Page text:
Out of the Darkness

Out of the Darkness

October 3, 2021

On Saturday, October 3, 2021, Julians friends and family, in both Philadelphia and Miami, took part in the American Foundation for Suicide Prevention’s annual Out of the Darkness Walk. The team was a major success, raising over $10,000 in Julian’s name to support others struggling with suicidality and the friends and families of those touched by suicide.

Tony, Julian’s father, was tapped to give remarks at the Philadelphia event because of his professional background as a respected child psychiatrist and as a survivor of suicide. His speech is posted below.

Donations to the AFSP in Julian’s name can be made here.

Out of the Darkness Remarks

Thank you for inviting me to speak. 

As a practicing psychiatrist, I’ve always admired AFSP and actively supported its mission to “save lives and bring hope to those affected by suicide.”  I’ve participated in Out of the Darkness walks with colleagues, psychiatry residents and medical students from the University of Pennsylvania, and I’ve encouraged people to connect with the organization. 

Sadly, I’m here today as a grieving father, along with my family and friends, to honor Julian, age 32, who died on May 19 of this year.  Julian was a remarkable man whose creative mind, adventurous spirit, amazing sense of humor, generous heart, and caring soul deeply touched all who knew him.  Despite his many gifts, he was plagued with anxiety and wrestled with depression through much of his life. 

Julian was born and raised in Philadelphia.  He went to middle and high school at Masterman, just down the street from here.  He played soccer and baseball right nearby, and he learned to ride a bike and roller blade along MLK Drive where we’ll be walking in a bit. 

Julian cherished his family and friends, was an avid dog lover, and was passionate about politics. He was a talented, hard-working chef with a fierce devotion to his craft.  He wanted the meals he prepared to be wholesome and nutritious, always striving to make them memorable. 

Julian deeply loved music with eclectic tastes that included hip hop, techno, world beats and indie rock.  And he was an amazing dancer who’d regularly go out to hear live DJs in venues around the city where he’d dance the night away.

There’s no doubt the pandemic was very hard for Julian.  He lost a job, was out of work for a time, then took a position that was very stressful for him.  COVID restrictions kept him socially isolated, unable to see friends or listen to live music.  Eventually he fell into a dark depression from which he never recovered.  We miss him so much – his laugh, his smile, his humor, his presence…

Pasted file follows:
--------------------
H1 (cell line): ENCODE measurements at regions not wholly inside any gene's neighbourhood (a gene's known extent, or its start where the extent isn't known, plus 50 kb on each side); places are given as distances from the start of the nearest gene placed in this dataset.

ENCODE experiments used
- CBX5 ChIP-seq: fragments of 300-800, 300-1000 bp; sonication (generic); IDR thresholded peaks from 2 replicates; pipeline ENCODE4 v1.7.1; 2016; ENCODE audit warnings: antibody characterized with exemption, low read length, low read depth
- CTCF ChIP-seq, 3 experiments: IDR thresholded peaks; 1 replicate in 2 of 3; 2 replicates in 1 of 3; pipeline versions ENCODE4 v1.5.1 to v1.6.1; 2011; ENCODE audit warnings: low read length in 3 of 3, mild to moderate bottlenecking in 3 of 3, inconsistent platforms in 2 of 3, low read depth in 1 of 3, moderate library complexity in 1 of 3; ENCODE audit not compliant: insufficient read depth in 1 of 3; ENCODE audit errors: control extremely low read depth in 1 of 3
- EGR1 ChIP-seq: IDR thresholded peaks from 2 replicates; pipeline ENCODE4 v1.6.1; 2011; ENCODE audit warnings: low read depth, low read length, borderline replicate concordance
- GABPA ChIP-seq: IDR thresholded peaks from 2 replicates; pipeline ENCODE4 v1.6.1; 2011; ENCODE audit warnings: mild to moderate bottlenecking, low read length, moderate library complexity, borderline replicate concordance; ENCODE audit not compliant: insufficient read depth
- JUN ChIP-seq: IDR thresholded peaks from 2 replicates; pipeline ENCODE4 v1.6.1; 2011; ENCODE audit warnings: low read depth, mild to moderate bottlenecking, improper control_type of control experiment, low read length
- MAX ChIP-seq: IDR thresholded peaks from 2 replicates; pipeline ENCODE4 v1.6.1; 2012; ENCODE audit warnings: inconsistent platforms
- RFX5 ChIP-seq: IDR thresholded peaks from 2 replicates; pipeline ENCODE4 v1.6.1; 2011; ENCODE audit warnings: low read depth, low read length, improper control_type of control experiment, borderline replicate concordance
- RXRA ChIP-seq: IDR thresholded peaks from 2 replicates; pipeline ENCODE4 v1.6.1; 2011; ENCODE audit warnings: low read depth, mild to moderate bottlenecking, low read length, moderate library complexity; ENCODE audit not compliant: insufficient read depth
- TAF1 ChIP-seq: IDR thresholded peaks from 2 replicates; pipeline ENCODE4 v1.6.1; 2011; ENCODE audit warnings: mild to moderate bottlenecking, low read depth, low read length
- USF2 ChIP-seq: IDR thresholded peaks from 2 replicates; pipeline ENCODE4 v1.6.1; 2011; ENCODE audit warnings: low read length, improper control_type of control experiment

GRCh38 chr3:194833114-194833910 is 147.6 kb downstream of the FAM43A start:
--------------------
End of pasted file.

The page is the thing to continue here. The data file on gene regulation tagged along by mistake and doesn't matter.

All of us are here because someone we know and cared about died by suicide.  While our loved ones’ stories may be very different, we’re united by our shared grief and joined together by our need to remember that person, to honor their memory, and to make a statement about the significance of their lives.  This is our burden but it’s also our purpose.  It takes courage to bring suicide out of the darkness and to bear witness to the pain we survivors of suicide loss are facing.  To those of you who have come here to walk along with us, Thank You! Your support and solidarity are vital to our psychological survival.  Your presence here today is a source of spiritual strength – an emotional antidote to the isolation and loneliness that grieving families often feel.  

As we all know, suicide is complicated.  There’s no single explanation for why it happens, and there’s no simple way to prevent it.  Prevention efforts across all sectors of our society are extremely important to undertake… and it’s equally important to remember assertions like “suicide is preventable” can worsen the guilt that suicide loss survivors feel.  The slogan implies that we did something wrong, that we missed some important warning signs, or that we didn’t act in a way which could have saved our loved one’s life.   Our terrible pain is bad enough without these sound bites ringing in our ears.  It’s better if we acknowledge the simple fact that suicide is sometimes preventable and that we need to do whatever we can to reduce its prevalence. 

Advocacy for more research, improved treatment approaches, better access to compassionate mental health care, broader community outreach and education are all important goals of AFSP – which is why it so richly deserves our ongoing and full support.  

Julian’s death has been deeply traumatic.  There are no words, there are just no words to describe what this has been like.  We’re still intensely grieving.  It’s still early in the mourning process. There are many rivers to cross in our journey through this landscape of sorrow we find ourselves in, with Julian gone.  It’s still hard to believe.  Yet despite the deep shock and unspeakable pain, the heartbreaking sadness, the sense of unreality and incomprehensibility, and the terrible longing that continuously haunts me, there is a clear sense of purpose in my heart – to keep my inner compass pointed to love, and in so doing, to keep Julian’s memory alive.  I’m forever grateful to him for the love he brought to the world and for the gifts he bestowed upon me and upon all who knew him. 

In closing, let me say, I wish all of this for all of you who are grieving your loved ones. I want to give a “shout out” to Johnny Walton’s mom, Mary who is here today.  Johnny was a friend of Julian’s… they grew up together… and he died a little more than two years ago…  And, to all of you here, thank you, stay strong, hug each other, and let us walk in remembrance.

Thank you.  


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